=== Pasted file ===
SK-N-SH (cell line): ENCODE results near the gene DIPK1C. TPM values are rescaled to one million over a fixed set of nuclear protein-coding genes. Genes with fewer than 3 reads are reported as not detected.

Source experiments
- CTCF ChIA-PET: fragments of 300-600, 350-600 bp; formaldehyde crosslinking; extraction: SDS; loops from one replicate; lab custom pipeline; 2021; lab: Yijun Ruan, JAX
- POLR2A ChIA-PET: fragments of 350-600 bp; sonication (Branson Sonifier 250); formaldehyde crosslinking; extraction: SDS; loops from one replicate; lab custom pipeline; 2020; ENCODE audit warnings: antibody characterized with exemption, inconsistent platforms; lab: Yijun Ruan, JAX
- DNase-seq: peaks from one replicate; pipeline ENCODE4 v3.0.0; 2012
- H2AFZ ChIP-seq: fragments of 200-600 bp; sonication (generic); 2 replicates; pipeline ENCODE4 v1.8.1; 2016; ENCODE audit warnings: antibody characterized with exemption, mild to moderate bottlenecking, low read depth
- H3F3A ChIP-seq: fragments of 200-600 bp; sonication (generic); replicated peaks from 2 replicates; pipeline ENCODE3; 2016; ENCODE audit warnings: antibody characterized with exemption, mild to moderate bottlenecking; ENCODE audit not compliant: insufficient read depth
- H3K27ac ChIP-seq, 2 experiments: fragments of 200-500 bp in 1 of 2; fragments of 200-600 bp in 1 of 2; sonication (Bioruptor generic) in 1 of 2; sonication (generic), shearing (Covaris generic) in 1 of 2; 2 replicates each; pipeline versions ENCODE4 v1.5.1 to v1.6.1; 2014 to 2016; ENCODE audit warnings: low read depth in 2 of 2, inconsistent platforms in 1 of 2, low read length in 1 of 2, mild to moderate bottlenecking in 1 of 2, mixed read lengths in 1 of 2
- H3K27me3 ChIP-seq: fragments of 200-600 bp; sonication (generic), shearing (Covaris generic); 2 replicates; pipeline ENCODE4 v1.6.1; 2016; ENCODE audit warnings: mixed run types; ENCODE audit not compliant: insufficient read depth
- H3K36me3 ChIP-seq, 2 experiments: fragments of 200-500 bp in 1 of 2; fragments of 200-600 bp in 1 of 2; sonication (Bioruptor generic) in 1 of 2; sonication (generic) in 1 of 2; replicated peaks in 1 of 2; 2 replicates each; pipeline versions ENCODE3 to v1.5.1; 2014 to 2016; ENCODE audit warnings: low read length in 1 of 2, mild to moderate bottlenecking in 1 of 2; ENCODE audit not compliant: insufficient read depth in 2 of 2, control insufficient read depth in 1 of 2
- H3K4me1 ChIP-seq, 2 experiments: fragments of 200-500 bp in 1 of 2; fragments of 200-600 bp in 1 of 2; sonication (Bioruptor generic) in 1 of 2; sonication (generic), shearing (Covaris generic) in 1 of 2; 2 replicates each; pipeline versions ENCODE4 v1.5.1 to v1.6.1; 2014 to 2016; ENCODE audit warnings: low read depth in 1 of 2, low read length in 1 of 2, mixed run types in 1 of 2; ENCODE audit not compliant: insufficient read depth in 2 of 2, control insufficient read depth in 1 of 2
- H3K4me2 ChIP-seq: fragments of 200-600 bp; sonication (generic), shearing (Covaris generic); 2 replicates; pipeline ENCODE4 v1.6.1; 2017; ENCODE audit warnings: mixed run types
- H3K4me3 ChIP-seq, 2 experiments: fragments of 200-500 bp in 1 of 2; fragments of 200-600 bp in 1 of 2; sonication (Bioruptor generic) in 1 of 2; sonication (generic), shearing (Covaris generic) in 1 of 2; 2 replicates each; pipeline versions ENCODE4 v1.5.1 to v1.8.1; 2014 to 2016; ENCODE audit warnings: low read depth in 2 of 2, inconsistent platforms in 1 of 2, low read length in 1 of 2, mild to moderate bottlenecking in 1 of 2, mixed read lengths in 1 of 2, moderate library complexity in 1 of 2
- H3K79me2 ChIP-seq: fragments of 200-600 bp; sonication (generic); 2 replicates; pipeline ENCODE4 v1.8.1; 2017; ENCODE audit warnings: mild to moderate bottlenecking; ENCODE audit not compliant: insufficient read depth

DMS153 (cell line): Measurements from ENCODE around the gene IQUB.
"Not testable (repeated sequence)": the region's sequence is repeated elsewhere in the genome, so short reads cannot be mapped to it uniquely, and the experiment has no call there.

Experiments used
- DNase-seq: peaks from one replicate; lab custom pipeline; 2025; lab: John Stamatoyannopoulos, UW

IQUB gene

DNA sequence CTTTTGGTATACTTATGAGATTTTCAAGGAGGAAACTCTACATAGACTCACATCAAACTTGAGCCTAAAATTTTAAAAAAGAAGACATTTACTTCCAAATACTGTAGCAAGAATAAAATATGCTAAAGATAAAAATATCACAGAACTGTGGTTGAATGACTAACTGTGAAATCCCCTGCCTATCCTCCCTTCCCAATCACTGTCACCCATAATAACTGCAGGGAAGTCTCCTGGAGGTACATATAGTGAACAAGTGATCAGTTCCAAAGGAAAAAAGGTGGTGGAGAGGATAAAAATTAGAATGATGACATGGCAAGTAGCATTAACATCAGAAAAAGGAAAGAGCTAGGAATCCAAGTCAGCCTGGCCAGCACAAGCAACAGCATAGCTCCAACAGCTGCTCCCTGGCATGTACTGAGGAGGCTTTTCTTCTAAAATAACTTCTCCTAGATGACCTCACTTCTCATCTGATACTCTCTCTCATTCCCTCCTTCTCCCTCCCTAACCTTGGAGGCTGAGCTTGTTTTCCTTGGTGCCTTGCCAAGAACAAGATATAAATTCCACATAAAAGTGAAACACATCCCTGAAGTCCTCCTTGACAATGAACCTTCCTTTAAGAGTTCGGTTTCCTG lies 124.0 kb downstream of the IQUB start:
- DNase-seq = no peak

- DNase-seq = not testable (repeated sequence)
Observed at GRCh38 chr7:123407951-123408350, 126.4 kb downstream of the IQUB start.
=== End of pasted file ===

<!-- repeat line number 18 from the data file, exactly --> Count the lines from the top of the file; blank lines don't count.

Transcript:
- DNase-seq: peaks from one replicate; lab custom pipeline; 2025; lab: John Stamatoyannopoulos, UW